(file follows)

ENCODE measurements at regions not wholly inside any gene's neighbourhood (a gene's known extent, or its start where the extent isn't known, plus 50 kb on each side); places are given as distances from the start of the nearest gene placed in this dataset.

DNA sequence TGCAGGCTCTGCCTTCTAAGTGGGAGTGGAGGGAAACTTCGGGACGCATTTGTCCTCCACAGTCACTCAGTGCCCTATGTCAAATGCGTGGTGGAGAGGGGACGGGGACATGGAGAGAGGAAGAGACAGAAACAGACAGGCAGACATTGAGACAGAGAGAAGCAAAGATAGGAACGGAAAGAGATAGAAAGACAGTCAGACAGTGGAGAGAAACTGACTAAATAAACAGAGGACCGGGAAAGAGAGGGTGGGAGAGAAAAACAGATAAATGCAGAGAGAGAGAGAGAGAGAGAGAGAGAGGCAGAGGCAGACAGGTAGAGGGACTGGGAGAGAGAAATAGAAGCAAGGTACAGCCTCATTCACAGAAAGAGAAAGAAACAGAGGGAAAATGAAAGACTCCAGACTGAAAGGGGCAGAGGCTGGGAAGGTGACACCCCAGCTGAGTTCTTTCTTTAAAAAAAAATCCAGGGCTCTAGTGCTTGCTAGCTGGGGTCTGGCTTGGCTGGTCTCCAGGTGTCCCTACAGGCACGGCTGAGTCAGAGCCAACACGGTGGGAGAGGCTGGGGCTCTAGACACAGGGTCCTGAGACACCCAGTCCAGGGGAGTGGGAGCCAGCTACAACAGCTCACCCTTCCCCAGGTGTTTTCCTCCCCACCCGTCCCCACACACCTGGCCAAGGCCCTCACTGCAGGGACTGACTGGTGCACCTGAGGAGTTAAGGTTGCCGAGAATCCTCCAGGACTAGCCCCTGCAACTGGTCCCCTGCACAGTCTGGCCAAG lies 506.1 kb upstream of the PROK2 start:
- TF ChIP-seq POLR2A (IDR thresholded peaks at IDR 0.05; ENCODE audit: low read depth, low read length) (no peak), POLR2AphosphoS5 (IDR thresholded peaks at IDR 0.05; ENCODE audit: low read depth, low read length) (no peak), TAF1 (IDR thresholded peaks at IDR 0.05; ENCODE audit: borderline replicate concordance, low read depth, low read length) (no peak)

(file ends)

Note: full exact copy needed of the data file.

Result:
ENCODE measurements at regions not wholly inside any gene's neighbourhood (a gene's known extent, or its start where the extent isn't known, plus 50 kb on each side); places are given as distances from the start of the nearest gene placed in this dataset.

DNA sequence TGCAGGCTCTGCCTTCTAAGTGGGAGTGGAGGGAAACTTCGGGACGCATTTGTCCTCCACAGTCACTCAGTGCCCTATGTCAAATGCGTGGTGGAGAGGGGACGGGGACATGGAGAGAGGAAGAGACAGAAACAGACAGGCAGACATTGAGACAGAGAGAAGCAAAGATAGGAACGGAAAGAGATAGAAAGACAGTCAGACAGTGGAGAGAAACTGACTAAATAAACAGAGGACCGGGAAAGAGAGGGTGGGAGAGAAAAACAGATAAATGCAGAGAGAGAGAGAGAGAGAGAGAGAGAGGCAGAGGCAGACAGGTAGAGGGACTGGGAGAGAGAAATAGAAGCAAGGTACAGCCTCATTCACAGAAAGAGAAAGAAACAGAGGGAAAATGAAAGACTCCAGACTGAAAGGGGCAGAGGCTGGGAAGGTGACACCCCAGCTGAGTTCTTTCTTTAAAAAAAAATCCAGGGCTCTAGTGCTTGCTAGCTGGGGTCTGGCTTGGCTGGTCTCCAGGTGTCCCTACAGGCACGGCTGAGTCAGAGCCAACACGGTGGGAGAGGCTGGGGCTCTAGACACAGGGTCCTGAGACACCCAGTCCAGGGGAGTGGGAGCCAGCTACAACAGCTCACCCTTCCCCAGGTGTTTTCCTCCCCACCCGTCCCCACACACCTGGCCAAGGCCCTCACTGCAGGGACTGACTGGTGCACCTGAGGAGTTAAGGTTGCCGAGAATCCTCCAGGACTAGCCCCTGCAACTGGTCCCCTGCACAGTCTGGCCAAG lies 506.1 kb upstream of the PROK2 start:
- TF ChIP-seq POLR2A (IDR thresholded peaks at IDR 0.05; ENCODE audit: low read depth, low read length) (no peak), POLR2AphosphoS5 (IDR thresholded peaks at IDR 0.05; ENCODE audit: low read depth, low read length) (no peak), TAF1 (IDR thresholded peaks at IDR 0.05; ENCODE audit: borderline replicate concordance, low read depth, low read length) (no peak)